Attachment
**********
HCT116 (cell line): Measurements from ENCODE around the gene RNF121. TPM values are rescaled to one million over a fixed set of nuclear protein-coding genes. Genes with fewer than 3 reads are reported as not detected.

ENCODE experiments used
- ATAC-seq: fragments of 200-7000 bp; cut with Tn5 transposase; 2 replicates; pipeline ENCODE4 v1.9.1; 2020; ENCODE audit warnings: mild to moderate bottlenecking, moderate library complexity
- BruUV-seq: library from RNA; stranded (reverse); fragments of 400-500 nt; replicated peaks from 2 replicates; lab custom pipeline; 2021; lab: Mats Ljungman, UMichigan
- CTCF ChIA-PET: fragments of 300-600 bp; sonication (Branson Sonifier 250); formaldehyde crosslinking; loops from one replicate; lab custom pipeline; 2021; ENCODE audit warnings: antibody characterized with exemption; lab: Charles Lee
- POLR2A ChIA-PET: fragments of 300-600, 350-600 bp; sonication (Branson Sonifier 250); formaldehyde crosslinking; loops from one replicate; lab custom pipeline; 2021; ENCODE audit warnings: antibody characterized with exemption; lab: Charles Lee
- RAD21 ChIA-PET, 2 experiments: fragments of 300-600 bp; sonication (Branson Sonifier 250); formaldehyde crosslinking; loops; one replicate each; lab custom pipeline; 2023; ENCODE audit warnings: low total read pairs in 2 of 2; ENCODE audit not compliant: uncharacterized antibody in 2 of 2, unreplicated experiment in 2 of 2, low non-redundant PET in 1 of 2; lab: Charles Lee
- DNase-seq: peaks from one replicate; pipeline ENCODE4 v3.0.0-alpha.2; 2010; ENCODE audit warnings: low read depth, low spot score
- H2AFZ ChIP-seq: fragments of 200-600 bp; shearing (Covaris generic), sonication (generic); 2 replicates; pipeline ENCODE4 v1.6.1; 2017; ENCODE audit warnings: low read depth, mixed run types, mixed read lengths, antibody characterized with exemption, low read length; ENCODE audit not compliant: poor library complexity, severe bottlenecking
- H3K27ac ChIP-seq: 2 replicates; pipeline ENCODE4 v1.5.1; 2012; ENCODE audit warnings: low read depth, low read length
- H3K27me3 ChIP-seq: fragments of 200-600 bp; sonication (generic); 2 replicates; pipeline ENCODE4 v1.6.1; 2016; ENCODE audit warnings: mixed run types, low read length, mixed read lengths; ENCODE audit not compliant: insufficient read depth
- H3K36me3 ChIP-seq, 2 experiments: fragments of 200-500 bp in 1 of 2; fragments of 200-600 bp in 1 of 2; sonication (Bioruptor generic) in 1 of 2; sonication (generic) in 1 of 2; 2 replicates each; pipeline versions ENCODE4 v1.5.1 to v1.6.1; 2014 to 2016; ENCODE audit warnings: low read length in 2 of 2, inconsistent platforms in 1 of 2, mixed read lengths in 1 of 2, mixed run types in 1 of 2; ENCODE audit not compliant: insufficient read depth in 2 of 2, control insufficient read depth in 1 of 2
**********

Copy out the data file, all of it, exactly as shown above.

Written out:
HCT116 (cell line): Measurements from ENCODE around the gene RNF121. TPM values are rescaled to one million over a fixed set of nuclear protein-coding genes. Genes with fewer than 3 reads are reported as not detected.

ENCODE experiments used
- ATAC-seq: fragments of 200-7000 bp; cut with Tn5 transposase; 2 replicates; pipeline ENCODE4 v1.9.1; 2020; ENCODE audit warnings: mild to moderate bottlenecking, moderate library complexity
- BruUV-seq: library from RNA; stranded (reverse); fragments of 400-500 nt; replicated peaks from 2 replicates; lab custom pipeline; 2021; lab: Mats Ljungman, UMichigan
- CTCF ChIA-PET: fragments of 300-600 bp; sonication (Branson Sonifier 250); formaldehyde crosslinking; loops from one replicate; lab custom pipeline; 2021; ENCODE audit warnings: antibody characterized with exemption; lab: Charles Lee
- POLR2A ChIA-PET: fragments of 300-600, 350-600 bp; sonication (Branson Sonifier 250); formaldehyde crosslinking; loops from one replicate; lab custom pipeline; 2021; ENCODE audit warnings: antibody characterized with exemption; lab: Charles Lee
- RAD21 ChIA-PET, 2 experiments: fragments of 300-600 bp; sonication (Branson Sonifier 250); formaldehyde crosslinking; loops; one replicate each; lab custom pipeline; 2023; ENCODE audit warnings: low total read pairs in 2 of 2; ENCODE audit not compliant: uncharacterized antibody in 2 of 2, unreplicated experiment in 2 of 2, low non-redundant PET in 1 of 2; lab: Charles Lee
- DNase-seq: peaks from one replicate; pipeline ENCODE4 v3.0.0-alpha.2; 2010; ENCODE audit warnings: low read depth, low spot score
- H2AFZ ChIP-seq: fragments of 200-600 bp; shearing (Covaris generic), sonication (generic); 2 replicates; pipeline ENCODE4 v1.6.1; 2017; ENCODE audit warnings: low read depth, mixed run types, mixed read lengths, antibody characterized with exemption, low read length; ENCODE audit not compliant: poor library complexity, severe bottlenecking
- H3K27ac ChIP-seq: 2 replicates; pipeline ENCODE4 v1.5.1; 2012; ENCODE audit warnings: low read depth, low read length
- H3K27me3 ChIP-seq: fragments of 200-600 bp; sonication (generic); 2 replicates; pipeline ENCODE4 v1.6.1; 2016; ENCODE audit warnings: mixed run types, low read length, mixed read lengths; ENCODE audit not compliant: insufficient read depth
- H3K36me3 ChIP-seq, 2 experiments: fragments of 200-500 bp in 1 of 2; fragments of 200-600 bp in 1 of 2; sonication (Bioruptor generic) in 1 of 2; sonication (generic) in 1 of 2; 2 replicates each; pipeline versions ENCODE4 v1.5.1 to v1.6.1; 2014 to 2016; ENCODE audit warnings: low read length in 2 of 2, inconsistent platforms in 1 of 2, mixed read lengths in 1 of 2, mixed run types in 1 of 2; ENCODE audit not compliant: insufficient read depth in 2 of 2, control insufficient read depth in 1 of 2